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Institutional Observer


Swiss Federal Supreme Court

Avenue Tribunal-fédéral

1000 Lausanne 14



+41 21 318 91 11



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As the highest judicial authority, the Swiss Federal Supreme Court rules on appeals against decisions of the highest cantonal courts, the Federal Criminal Court, the Federal Administrative Court and the Federal Patent Court. It examines whether they have applied the law correctly. In this function, the Federal Supreme Court covers all legal domains, in principle: civil and criminal law, debt enforcement and bankruptcy law, as well as public and administrative law (including social insurance law). Through its decisions, the Court ensures the uniform application of federal law. It protects the constitutional rights of citizens. The other courts and the administrative authorities align themselves with its decisions. If the Federal Supreme Court has to rule on a legal question that is not or not clearly regulated by the law, it contributes to the development of the law through its case law. This can lead to Parliament reformulating a law.

The Federal Supreme Court is divided according to legal areas and comprises several divisions. The seat of the Court is in Lausanne. For historical reasons, some divisions are located in Lucerne. 38 ordinary and 19 substitute judges work at the Federal Supreme Court. They are assisted by 350 other employees (including around 150 court clerks). The Court is represented externally by its president.

The Federal Supreme Court issues final rulings on disputes between individuals, between cantons, between individuals and the government, as well as between cantons and the federal authorities. The work of the Court varies considerably from the cantonal and federal courts of first instance. The federal judges only address questions of law and do not reestablish the facts of the case; they can be corrected by the Federal Supreme Court only if it finds that they have been incorrectly established in a flagrant manner by the lower court, or that they have been based on a violation of law.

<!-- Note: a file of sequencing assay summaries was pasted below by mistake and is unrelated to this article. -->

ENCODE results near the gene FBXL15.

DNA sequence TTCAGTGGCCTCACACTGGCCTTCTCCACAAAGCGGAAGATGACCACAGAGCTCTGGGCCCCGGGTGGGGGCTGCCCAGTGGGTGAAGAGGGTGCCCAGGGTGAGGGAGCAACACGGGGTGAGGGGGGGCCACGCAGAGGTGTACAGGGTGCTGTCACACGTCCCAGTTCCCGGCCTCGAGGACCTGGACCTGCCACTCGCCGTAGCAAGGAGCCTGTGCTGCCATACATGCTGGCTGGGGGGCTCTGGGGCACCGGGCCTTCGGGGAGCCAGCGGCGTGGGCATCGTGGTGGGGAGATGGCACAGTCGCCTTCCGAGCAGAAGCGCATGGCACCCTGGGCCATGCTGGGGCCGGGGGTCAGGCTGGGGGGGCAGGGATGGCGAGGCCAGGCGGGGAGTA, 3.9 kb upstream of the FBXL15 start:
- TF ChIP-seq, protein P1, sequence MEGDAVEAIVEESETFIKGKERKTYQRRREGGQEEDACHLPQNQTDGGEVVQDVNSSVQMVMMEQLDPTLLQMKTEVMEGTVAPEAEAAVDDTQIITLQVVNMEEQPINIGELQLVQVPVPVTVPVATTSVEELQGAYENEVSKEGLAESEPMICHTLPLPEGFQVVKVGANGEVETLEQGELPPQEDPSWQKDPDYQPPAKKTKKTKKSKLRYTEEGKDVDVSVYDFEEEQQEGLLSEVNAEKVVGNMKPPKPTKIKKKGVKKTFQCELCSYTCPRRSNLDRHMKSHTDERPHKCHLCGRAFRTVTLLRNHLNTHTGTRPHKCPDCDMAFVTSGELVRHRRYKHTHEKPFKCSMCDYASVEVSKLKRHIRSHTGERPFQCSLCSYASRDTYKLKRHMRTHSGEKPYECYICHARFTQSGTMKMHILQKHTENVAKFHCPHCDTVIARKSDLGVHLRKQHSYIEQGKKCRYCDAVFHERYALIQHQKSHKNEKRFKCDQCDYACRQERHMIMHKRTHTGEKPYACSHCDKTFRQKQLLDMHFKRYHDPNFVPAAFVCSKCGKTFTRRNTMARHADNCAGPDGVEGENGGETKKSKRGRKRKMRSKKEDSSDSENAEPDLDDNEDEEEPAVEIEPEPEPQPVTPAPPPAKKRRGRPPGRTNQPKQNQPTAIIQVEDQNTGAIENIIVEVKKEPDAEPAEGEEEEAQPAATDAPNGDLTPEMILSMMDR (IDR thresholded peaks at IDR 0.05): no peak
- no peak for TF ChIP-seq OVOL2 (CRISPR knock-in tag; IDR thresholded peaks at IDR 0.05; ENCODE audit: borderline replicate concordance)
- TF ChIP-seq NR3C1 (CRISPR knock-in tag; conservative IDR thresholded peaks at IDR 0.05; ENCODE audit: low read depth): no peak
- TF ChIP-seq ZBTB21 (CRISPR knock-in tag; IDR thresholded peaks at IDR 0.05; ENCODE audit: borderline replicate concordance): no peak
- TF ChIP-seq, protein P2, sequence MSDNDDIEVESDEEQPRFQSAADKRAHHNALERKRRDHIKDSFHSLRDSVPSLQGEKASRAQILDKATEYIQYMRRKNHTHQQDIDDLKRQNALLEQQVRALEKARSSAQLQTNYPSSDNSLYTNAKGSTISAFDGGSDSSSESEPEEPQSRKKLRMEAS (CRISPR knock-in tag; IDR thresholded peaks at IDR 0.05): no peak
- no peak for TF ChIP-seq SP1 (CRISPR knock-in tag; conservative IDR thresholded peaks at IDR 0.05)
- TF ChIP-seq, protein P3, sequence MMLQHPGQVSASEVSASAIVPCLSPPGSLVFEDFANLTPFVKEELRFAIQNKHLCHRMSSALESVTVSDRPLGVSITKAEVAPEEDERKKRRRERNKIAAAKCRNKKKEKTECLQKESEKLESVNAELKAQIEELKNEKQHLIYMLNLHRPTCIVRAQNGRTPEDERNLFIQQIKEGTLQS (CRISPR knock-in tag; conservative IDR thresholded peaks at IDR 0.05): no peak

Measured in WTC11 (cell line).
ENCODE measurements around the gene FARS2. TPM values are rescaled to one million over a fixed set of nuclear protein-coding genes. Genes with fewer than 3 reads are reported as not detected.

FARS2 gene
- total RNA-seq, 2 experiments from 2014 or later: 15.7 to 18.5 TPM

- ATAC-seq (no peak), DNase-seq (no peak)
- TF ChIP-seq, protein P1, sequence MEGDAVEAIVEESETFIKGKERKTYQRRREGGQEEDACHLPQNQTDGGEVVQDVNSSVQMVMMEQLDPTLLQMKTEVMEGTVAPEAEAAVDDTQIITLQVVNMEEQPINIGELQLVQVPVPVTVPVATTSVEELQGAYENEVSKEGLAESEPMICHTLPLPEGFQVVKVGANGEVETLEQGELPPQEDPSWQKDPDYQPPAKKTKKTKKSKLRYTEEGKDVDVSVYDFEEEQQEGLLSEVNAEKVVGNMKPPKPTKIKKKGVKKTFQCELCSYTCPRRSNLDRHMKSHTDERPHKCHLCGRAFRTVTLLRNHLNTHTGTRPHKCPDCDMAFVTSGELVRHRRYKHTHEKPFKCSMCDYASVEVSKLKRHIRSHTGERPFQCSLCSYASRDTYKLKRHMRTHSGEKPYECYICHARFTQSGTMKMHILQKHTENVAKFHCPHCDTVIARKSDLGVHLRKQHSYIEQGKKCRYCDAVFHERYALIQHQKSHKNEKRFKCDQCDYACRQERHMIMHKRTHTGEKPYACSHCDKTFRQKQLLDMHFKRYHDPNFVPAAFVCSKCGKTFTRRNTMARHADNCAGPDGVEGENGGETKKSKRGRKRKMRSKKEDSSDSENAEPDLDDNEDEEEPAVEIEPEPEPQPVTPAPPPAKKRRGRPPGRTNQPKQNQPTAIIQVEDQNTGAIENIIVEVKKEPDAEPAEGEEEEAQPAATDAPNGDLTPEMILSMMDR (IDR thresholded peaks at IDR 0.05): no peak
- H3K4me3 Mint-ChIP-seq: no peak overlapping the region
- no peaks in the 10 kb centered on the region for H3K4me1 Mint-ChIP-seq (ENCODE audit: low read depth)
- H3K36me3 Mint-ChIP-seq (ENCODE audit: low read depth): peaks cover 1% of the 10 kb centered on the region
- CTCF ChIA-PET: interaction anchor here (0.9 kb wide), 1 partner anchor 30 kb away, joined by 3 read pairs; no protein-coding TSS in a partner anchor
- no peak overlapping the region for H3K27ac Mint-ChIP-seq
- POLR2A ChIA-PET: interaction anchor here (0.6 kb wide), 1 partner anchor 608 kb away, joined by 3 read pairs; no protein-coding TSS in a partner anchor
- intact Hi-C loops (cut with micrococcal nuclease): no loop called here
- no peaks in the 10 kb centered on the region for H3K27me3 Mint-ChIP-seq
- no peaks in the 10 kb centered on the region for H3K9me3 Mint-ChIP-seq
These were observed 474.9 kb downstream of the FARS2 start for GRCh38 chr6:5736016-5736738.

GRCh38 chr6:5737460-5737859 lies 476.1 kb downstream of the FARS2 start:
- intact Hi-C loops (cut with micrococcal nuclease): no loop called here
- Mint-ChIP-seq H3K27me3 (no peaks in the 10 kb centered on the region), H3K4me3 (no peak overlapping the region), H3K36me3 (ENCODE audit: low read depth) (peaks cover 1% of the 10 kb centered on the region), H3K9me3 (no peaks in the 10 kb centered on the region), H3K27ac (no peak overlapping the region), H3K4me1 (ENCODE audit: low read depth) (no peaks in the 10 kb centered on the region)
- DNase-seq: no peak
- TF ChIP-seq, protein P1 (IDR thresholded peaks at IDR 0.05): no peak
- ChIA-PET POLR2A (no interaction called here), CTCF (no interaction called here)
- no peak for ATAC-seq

Anyone seeking justice essentially has four legal means of recourse for lodging an appeal with the Federal Supreme Court: the three types of standard appeal (relating to civil, criminal and public law disputes) and the subsidiary constitutional appeal. Under the three standard appeal categories, any type of grievance is admissible: incorrect application of the law and infringement of constitutional rights. This makes it easier for individuals to have recourse to the law. If a standard appeal is not admissible, then cantonal rulings may be appealed by means of the subsidiary constitutional appeal. This appeal only addresses issues of the infringement of constitutional rights.

The divisions of the Federal Supreme Court generally render their rulings in panels consisting of three judges. Five judges may sit on a panel when fundamental legal issues are at stake or when one of the judges requests this. In the great majority of cases, rulings are passed through circular resolution. Where the judges do not unanimously agree on a matter, they deliberate and render their decision in the presence of the public.